Deadlines

An I-601 cannot be filed abroad prior to the immigrant visa or K visa interview. For an AOS include the I-601 packet with the AOS packet, if desired. For consular filings, the interview is the earliest date the I-601 can be filed. It is not the latest date. Some consulates, most notably Rio de Janeiro, have a policy that they will never accept the I-601 on the date of the interview, and the applicant must make a second in-person appointment to come back and file the waiver packet, even though this is a burden for many clients. For consulates that will accept on the day of the interview, if the applicant is not ready to file, they will typically be told they have 30 days to file. This deadline is normally easy to extend up to one year.

Rather than extending that deadline, you may choose to "fee in" by filing the form and the fee and possibly a bare minimum of supporting documents if the consulate demands it. The consulate will forward the case to the CIS office, getting the client's case in the 'queue' for adjudication. While it's in the queue, a more solid waiver packet can be compiled and submitted it to the CIS office as an "addendum" or "amendment" up until the time the adjudicator reviews the case, whenever that may be. The advantage to the fee-in-amend-later strategy is that it cuts processing time while preparing a quality packet. The disadvantages are that (a) the consulate occasionally makes a recommendation on whether to approve or deny and they can't make a considered recommendation if they don't see the packet, and (b) by submitting things separately there is a greater risk that amendments don't make it to the right file. Always be sure to include the consular case number on the cover letter when sending amendments directly to the CIS office. If the client doesn't contact your office until he/she has already been found inadmissible, the fee-in-amend-later strategy is preferable. Be careful of using this strategy for USCIS offices with a rapid turnover rate, such as Frankfurt. You cannot use the fee-in-amend-later strategy for the Waiver Pilot Program in Ciudad Juarez as a decision will be made in less than 48 hours.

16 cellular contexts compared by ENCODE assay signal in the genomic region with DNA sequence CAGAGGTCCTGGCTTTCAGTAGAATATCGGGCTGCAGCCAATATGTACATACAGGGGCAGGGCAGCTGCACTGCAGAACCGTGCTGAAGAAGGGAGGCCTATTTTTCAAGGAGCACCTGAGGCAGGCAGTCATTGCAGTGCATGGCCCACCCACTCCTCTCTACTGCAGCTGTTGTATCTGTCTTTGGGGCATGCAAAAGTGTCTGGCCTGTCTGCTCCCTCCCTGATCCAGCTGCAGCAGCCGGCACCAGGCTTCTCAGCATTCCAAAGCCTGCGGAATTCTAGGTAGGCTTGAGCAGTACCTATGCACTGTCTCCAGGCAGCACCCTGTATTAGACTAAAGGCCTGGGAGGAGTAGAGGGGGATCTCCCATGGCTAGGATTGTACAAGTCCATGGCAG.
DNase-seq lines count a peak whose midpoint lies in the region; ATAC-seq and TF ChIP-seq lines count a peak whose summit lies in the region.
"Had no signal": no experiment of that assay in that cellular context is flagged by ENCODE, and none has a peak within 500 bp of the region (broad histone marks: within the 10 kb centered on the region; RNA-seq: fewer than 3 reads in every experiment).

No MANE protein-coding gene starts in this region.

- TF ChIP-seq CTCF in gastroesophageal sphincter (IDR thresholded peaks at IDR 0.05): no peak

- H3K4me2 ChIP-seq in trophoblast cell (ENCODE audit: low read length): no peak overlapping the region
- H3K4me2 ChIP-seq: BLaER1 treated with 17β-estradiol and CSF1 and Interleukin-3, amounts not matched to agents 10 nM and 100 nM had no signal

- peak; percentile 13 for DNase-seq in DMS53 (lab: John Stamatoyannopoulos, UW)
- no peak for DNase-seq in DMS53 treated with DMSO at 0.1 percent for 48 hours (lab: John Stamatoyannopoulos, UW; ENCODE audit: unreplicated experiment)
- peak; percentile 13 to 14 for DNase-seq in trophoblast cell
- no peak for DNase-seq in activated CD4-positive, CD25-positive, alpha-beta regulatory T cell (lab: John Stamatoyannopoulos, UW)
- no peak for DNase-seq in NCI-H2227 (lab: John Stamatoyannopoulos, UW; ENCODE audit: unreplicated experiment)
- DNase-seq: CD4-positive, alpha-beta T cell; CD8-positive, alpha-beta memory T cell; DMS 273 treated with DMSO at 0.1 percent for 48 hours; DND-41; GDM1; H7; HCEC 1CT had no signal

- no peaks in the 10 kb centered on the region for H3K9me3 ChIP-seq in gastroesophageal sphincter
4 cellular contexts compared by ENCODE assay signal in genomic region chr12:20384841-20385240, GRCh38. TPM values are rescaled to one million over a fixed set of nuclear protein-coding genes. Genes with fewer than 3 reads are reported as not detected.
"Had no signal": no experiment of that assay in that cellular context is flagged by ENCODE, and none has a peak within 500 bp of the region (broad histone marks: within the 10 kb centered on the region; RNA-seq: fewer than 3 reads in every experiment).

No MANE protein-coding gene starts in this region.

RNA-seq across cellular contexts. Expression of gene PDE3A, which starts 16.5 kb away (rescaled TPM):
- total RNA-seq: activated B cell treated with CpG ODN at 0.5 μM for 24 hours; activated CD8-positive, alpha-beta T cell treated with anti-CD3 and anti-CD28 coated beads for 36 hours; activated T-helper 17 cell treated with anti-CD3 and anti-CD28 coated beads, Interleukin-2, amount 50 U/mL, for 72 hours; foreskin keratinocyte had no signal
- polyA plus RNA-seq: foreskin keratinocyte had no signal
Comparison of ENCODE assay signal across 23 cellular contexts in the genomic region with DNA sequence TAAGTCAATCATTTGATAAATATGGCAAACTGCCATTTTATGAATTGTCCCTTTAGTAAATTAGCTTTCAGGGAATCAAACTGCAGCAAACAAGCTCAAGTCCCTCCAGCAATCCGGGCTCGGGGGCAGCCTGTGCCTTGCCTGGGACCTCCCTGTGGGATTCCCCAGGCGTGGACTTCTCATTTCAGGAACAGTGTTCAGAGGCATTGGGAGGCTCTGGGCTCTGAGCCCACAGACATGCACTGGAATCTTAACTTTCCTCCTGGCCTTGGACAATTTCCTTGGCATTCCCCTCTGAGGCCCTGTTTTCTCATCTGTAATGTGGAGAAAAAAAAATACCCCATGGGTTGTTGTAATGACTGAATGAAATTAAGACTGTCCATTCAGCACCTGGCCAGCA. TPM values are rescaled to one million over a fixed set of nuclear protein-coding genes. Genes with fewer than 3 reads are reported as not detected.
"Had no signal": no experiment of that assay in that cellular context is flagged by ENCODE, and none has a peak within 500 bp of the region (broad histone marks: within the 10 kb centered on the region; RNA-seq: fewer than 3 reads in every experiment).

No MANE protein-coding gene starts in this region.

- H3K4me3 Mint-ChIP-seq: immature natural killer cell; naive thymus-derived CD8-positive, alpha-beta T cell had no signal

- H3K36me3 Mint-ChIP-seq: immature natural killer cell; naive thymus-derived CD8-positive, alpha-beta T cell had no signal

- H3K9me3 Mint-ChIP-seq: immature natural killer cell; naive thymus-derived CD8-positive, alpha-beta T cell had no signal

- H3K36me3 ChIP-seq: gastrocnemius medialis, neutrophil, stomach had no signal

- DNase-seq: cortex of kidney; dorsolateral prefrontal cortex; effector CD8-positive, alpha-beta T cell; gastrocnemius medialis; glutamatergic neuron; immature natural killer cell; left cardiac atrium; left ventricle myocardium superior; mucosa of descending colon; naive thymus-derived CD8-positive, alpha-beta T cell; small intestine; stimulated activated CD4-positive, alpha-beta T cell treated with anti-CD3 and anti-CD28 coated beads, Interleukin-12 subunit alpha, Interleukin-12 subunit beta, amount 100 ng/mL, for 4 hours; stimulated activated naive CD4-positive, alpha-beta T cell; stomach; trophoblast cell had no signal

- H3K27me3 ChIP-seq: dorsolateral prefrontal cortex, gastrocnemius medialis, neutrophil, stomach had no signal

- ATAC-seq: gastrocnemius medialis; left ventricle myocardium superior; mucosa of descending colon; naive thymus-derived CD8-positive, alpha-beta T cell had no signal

For in-country filings, sometimes the client does not know he will be found inadmissible until the adjustment interview. CIS will typically give the client 30 days to file the I-601. In this situation, extensions are not always granted and the fee-in-amend-later strategy is not recommended as a decision on the merits can be made immediately upon filing.

Can denials to Applications for Waiver of Grounds of Inadmissibility be appealed?

An appeal following an administrative denial to an Application for Waiver of Grounds of Inadmissibility must be made to the Administrative Appeals Office (AAO). It must be filed within 30 days of the date of the denial. Note that it is possible to fee-in-amend-alter with the appeal. In such a case it is necessary to submit the I-290B and filing fee within 30 days of the denial (33 if mailed), but on the form there's a box that can be checked indicating that the representing attorney will send the brief directly to the Administrative Appeals Office within 30 days. As the waiver decision is discretionary, it is very difficult to win an appeal. AAO does not like to overturn the discretionary decision on I-601 waivers. AAO discourages new arguments being presented on appeal that were not in the original I-601 packet, but new or 'updated' evidence is generally acceptable.